What is Asbestos and why was it banned? Asbestos and the law

21 December 2016

Ask anyone and most people would understand that asbestos was banned because it can cause serious health issues, including cancer. Ask the same people what asbestos actually is, and you can imagine a few puzzled faces.

Asbestos in its natural state is a thin fibrous silicate mineral crystal. It was used in our modern infrastructure because it was cheap, easily found and it was an exceptional insulator. It was also able to absorb sound, had average tensile strength, and was resistant to fire, heat, electrical and chemical damage.

By the 1950’s asbestos was very much in fashion and used in fire retardant coatings, concrete, bricks, pipes, fireplace cement, acid resistant gaskets, pipe insulation, ceiling insulations, fireproof drywalls, flooring and roofing. In New Zealand, the sad fact is that it was still being widely used in building products and materials up until the 1990’s.

According to WorkSafe New Zealand, asbestos is New Zealand’s single biggest cause of work-related fatalities, responsible for the deaths of about 170 people each year. Once the airborne asbestos fibres are breathed in, they lodge in the lungs and may cause diseases like asbestosis, lung cancer and mesothelioma.

The importation of Absestos related products into New Zealand is now banned. The Health and Safety risks are managed by the Health and Safety at Work Act 2015 and the Health and Safety at Work (Asbestos) Regulations 2016. The new code of practice for the Management and Removal of Asbestos only came into effect on 3 November 2016.

With Asbestos, sadly, being the number one killer in employment, the new code offers guidance to assist duty holders to provide healthy and safe work for everyone who works in the Asbestos industry through compliance with requirements of the Act and the Regulations. The aim is to reduce asbestos related diseases by 50% by 2040.

Generally, working with asbestos is prohibited in New Zealand, subject to certain specified asbestos related work and asbestos removal work. The regulations make a distinction between asbestos related work and asbestos removal work. It is very important to make sure that any removalist carries the appropriate qualifications and can comply with the regulations.

The new acronym you need to know about is a PCBU. Under the Act this means a person conducting a business or undertaking. It is a broad concept to encompass all types of modern working arrangements.

The extent of the duty to manage asbestos-related health and safety risks depends on each PCBU’s ability to influence and control the workplace. The threshold for duty of care by the PCBUs is “so far as is reasonably practicable.” This entails an officer of the PCBU exercising due diligence, including taking reasonable steps to ensure that the PCBU has, and implements, processes for complying with any duty or obligation under the Act.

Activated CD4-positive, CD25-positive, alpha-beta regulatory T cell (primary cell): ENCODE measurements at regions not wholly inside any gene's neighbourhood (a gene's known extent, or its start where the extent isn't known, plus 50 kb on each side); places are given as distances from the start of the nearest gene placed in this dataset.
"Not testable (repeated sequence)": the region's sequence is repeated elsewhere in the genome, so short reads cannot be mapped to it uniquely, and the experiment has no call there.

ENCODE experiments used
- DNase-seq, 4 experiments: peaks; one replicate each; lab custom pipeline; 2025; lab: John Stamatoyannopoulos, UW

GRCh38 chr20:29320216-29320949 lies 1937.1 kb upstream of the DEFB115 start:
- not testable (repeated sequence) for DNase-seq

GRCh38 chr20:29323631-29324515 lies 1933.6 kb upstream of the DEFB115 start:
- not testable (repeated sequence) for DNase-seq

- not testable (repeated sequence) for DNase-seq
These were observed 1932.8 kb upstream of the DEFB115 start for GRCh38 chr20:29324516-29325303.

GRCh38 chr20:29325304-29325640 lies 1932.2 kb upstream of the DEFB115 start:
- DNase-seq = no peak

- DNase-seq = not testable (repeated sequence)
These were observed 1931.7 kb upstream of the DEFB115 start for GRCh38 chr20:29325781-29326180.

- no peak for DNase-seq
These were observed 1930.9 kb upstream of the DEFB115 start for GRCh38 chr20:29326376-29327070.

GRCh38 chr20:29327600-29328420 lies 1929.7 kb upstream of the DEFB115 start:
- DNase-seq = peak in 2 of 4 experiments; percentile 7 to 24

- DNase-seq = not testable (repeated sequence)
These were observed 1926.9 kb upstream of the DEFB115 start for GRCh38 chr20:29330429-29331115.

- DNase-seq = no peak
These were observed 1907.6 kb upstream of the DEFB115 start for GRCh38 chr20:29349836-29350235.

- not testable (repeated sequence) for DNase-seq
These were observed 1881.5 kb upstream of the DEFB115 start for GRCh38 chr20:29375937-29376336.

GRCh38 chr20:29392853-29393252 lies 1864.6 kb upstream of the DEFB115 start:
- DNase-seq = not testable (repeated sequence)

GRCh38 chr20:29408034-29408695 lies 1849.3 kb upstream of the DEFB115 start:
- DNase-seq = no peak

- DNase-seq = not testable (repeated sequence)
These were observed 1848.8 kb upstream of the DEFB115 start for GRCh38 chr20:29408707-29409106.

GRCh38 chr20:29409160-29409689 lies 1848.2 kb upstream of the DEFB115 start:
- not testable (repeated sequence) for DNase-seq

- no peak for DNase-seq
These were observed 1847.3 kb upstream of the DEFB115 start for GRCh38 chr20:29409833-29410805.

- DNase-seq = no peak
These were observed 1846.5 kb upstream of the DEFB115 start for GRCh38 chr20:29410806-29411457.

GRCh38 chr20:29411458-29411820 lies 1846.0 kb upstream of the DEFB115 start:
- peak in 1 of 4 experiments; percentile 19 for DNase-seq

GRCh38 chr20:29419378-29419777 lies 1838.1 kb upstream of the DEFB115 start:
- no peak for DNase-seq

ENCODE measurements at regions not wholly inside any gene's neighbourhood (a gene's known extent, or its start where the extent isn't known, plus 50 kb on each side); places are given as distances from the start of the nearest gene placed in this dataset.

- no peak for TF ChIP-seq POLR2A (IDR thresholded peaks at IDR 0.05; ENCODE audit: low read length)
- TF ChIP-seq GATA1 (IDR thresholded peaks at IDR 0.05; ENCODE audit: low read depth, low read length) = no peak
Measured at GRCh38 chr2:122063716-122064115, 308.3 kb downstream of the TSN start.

The duty is to eliminate exposure to asbestos so far as is reasonably practicable, or if not reasonably practicable, then to control (to minimise) exposure so far as is reasonably practicable. In addition, PCBUs must also make sure that the airborne contamination standard for asbestos is not exceeded at the workplace. This is different to the workplace exposure standard.

Where the duty of care falls on more than 1 PCBU, then all the PCBUs must consult, co-operate and co-ordinate with each other, so far as is reasonably practicable, to ensure that they meet their legal duties and control risks from asbestos properly.

PCBUs with management or control of a workplace are under a duty to manage the risks of asbestos in the workplace. Careful management is required and where there is any risk of asbestos being present in the workplace, expert advice from a properly regulated and qualified removalist is essential.

You should also make sure that your health and safety systems adequately provide for any risk to workers from asbestos.

Rachel Scott, Senior Associate in the Court & Disputes/Employment team at Norris Ward McKinnon. Rachel has a keen interest and experience in regulatory investigations and prosecutions, including Worksafe processes and prosecutions.
Rachel Scott


Edwin Sheppard, an employment law specialist in the Court & Dispute/Employment team at Norris Ward McKinnon, also advises on Health and Safety aspects in relation to employment law including employment agreements and manuals.

Edwin Sheppard 2